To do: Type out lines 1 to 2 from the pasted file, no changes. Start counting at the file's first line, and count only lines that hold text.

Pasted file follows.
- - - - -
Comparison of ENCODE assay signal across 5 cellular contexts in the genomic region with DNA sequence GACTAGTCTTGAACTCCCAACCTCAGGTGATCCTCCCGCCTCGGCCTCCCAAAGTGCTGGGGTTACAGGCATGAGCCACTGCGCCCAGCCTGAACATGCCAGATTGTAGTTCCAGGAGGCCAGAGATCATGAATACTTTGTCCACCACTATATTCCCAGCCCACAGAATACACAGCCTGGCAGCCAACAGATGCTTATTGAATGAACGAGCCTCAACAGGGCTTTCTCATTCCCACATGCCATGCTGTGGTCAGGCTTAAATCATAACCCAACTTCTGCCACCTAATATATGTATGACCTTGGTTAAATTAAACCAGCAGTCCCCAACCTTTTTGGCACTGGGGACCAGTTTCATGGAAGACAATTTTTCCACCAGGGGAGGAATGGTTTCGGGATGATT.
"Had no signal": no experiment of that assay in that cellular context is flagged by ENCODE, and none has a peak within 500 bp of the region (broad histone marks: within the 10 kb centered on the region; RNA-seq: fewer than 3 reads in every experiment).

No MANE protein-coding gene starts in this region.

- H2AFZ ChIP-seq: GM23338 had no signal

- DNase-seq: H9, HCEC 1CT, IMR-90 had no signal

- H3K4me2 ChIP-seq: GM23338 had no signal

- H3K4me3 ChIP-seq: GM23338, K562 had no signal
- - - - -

Comparison of ENCODE assay signal across 5 cellular contexts in the genomic region with DNA sequence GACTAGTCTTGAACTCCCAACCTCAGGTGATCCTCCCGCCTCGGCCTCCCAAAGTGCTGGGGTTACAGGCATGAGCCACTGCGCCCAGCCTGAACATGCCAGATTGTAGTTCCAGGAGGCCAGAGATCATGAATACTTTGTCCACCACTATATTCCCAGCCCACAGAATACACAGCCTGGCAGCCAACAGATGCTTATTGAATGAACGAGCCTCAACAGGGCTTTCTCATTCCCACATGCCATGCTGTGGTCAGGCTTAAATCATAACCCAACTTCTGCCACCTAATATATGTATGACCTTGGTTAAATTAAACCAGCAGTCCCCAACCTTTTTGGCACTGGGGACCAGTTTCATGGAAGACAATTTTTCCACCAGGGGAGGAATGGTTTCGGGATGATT.
"Had no signal": no experiment of that assay in that cellular context is flagged by ENCODE, and none has a peak within 500 bp of the region (broad histone marks: within the 10 kb centered on the region; RNA-seq: fewer than 3 reads in every experiment).